following three questions:


Did you notice the added dynamics?


If you noticed the added dynamics, did they affect the task?


If the added dynamics affected the task, did they improve or degrade task performance?


The damping ratio would then be changed based on
the responses of the pilot to the above questions.


This process would be repeated until a more or less
complete set of responses were achieved for that
unique zero/pole pair.


A new zero/pole pair would then be introduced and
the process would begin again, usually with the
baseline configuration.


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67th Annual Forum of the American Helicopter Society

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PILOTED SIMULATION SUMMARY


The piloted simulation was conducted over a three week
period in February 2009.


Five rotorcraft test pilots participated in the program
resulting in over 1100 evaluation runs.


These runs consisted of many combinations of added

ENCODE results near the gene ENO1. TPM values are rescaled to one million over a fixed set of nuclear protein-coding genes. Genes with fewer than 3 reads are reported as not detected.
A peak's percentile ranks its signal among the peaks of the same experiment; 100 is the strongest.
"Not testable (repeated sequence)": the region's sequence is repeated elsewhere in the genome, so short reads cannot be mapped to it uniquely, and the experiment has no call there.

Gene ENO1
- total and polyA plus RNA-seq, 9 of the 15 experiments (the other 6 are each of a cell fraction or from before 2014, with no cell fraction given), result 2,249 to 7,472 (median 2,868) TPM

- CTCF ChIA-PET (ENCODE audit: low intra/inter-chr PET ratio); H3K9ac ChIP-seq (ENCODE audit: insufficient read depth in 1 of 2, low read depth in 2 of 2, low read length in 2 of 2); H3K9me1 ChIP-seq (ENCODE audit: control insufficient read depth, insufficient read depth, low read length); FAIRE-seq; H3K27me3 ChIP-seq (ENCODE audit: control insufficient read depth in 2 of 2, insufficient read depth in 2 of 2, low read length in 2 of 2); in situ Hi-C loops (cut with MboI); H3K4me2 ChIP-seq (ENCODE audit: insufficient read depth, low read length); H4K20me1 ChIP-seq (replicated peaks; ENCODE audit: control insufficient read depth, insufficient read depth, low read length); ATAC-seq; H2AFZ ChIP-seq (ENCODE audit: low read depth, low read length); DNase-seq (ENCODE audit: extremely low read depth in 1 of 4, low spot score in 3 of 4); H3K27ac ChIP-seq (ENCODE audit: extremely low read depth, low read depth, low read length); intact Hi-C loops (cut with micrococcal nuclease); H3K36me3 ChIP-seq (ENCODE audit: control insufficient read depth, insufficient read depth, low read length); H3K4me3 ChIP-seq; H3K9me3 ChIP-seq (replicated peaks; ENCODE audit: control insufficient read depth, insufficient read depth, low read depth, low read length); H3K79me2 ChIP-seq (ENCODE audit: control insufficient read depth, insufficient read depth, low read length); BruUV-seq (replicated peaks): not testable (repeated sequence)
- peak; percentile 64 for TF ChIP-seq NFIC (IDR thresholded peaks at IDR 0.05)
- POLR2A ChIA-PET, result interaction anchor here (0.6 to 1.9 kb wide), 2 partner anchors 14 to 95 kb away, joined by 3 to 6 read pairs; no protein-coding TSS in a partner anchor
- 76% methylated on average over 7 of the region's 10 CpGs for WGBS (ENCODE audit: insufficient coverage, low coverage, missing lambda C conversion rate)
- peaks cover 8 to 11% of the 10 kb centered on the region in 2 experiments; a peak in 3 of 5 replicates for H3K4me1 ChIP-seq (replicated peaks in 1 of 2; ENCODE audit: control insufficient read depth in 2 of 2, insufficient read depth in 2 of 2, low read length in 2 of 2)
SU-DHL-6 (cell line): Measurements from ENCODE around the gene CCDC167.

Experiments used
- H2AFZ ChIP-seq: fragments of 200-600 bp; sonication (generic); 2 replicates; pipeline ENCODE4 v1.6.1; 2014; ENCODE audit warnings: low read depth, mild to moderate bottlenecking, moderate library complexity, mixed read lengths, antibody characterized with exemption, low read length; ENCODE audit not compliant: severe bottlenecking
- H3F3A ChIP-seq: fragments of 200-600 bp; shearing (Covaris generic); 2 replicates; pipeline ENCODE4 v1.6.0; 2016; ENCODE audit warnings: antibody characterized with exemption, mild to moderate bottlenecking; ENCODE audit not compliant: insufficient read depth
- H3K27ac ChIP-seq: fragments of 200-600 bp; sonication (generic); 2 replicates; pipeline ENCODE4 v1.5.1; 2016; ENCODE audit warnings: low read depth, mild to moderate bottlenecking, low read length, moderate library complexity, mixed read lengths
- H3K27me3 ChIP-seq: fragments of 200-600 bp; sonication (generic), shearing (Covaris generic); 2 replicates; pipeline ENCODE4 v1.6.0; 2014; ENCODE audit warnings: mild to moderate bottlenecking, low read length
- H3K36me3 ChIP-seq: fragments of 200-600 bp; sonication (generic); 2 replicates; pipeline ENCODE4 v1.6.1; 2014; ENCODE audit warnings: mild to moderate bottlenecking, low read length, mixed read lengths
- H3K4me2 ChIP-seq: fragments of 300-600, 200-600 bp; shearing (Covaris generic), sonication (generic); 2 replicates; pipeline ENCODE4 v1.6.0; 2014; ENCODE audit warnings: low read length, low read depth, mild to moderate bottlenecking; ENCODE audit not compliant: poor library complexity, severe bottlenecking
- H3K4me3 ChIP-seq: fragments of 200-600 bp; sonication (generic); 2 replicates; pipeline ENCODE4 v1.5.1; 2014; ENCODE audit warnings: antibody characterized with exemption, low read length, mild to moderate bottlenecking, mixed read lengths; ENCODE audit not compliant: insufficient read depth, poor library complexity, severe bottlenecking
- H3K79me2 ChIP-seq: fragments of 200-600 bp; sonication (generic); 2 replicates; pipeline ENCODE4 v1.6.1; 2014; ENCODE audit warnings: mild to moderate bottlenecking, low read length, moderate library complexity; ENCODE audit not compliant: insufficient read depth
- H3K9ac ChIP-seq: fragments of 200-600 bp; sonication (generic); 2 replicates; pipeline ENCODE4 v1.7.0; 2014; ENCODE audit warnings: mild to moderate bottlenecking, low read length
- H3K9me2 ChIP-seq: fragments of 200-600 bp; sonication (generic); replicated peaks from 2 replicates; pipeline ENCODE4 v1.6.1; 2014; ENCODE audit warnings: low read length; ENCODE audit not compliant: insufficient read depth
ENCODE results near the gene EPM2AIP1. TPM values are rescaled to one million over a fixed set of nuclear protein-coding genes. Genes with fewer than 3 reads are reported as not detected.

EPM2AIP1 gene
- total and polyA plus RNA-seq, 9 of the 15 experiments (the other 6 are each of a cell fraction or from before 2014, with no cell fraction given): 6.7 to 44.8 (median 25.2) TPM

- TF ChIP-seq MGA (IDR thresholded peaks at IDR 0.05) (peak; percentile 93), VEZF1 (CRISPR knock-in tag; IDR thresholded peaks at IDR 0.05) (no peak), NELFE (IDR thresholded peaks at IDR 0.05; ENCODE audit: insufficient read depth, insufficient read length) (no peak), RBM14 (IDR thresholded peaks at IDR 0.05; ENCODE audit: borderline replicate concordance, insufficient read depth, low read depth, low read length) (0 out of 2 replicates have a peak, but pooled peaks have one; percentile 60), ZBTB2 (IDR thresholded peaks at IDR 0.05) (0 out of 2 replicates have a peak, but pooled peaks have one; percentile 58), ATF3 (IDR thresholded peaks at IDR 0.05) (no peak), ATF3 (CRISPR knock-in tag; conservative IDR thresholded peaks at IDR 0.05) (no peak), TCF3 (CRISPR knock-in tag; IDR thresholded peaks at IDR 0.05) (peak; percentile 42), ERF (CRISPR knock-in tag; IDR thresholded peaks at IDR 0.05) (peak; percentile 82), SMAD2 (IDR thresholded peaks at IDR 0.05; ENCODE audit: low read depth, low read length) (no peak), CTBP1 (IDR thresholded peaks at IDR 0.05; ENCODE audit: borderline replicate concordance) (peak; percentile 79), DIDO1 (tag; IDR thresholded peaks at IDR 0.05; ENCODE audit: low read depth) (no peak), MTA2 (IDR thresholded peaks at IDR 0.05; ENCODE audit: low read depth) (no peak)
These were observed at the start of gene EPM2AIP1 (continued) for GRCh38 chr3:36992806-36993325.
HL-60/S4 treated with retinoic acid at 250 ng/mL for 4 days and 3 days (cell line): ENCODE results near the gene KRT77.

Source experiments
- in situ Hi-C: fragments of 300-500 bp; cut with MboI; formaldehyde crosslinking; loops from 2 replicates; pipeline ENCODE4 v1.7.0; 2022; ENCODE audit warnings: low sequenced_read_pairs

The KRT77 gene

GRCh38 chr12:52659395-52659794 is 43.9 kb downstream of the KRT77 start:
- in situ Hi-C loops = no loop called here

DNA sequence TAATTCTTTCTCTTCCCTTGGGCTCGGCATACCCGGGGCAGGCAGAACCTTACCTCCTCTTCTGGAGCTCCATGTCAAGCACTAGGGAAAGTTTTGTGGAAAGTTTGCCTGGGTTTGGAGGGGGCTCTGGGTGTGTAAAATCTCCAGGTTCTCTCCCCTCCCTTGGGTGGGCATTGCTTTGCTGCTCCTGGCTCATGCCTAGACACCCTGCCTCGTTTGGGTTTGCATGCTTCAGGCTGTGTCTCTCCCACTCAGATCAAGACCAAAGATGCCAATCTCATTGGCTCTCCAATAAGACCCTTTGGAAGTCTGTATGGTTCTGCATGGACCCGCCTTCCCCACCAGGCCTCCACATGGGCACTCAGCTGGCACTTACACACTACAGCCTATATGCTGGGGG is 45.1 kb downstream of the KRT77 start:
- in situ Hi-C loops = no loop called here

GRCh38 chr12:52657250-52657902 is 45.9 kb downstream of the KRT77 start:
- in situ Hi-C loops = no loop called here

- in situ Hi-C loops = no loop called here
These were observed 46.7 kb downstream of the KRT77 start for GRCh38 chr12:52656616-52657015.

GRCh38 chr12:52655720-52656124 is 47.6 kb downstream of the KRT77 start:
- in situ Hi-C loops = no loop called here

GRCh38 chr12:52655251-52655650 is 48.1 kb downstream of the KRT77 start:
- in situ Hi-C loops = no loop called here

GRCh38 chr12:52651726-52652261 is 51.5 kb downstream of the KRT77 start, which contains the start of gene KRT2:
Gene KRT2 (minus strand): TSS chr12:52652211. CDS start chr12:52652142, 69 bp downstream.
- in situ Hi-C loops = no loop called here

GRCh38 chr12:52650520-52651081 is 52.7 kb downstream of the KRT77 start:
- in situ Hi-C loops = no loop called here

dynamics in the pitch and roll axes with the added
dynamics being introduced as both time
-
invariant and
time
-
varying cases.


While the majority of runs were conducted with full VMS
motion, a number of runs were conducted with no
motion.


The full motion of the VMS was required, particularly for
the higher frequency added dynamics cases.


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67th Annual Forum of the American Helicopter Society

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CLASSIC CUTOFF FREQUENCY


A spectral analysis method for determining the pilot
operating frequency for pilot
-
in
-
the
-
loop flying tasks


An alternative measure when it is not possible to
determine pilot
-
vehicle crossover frequency directly


A quantitative measure of pilot stick activity derived
by examining controller input power versus
frequency


Defined as the frequency at which the integral of the
power spectral density (PSD) is half its total value


4 May 2011

67th Annual Forum of the American Helicopter Society

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TIME
-
VARYING CUTOFF
FREQUENCY


Wavelets provide a means of calculating the time
-
varying power or auto spectrum, called a scalogram


Rather than using the auto spectrum averaged over the
entire run, the time
-
varying cutoff frequency is calculated